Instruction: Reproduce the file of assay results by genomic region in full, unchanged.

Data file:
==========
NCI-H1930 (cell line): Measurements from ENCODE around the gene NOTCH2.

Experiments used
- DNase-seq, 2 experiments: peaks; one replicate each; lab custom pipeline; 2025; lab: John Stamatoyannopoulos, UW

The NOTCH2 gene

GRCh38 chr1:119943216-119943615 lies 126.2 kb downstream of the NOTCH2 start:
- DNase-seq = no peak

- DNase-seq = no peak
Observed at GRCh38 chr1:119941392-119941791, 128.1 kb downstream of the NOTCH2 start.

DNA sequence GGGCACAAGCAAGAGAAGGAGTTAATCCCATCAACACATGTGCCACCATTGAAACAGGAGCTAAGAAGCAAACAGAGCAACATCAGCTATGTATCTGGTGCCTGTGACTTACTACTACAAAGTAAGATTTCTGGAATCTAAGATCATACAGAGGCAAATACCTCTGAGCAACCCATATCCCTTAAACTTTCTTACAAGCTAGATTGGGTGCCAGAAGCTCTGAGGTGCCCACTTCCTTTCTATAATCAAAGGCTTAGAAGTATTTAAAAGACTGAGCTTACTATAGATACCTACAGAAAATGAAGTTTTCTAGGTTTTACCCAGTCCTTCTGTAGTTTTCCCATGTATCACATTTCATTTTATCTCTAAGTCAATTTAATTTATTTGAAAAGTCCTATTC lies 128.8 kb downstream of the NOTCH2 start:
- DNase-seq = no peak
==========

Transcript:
NCI-H1930 (cell line): Measurements from ENCODE around the gene NOTCH2.

Experiments used
- DNase-seq, 2 experiments: peaks; one replicate each; lab custom pipeline; 2025; lab: John Stamatoyannopoulos, UW

The NOTCH2 gene

GRCh38 chr1:119943216-119943615 lies 126.2 kb downstream of the NOTCH2 start:
- DNase-seq = no peak

- DNase-seq = no peak
Observed at GRCh38 chr1:119941392-119941791, 128.1 kb downstream of the NOTCH2 start.

DNA sequence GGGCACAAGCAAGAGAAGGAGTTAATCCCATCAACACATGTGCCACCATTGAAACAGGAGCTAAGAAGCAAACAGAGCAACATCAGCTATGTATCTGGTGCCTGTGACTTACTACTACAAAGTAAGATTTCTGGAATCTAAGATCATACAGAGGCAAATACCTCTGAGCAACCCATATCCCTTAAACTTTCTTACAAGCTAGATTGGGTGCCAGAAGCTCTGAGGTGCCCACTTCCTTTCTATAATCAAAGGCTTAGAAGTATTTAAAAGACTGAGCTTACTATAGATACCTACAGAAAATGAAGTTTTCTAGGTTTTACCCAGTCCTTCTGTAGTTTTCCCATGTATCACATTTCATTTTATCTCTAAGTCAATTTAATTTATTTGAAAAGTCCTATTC lies 128.8 kb downstream of the NOTCH2 start:
- DNase-seq = no peak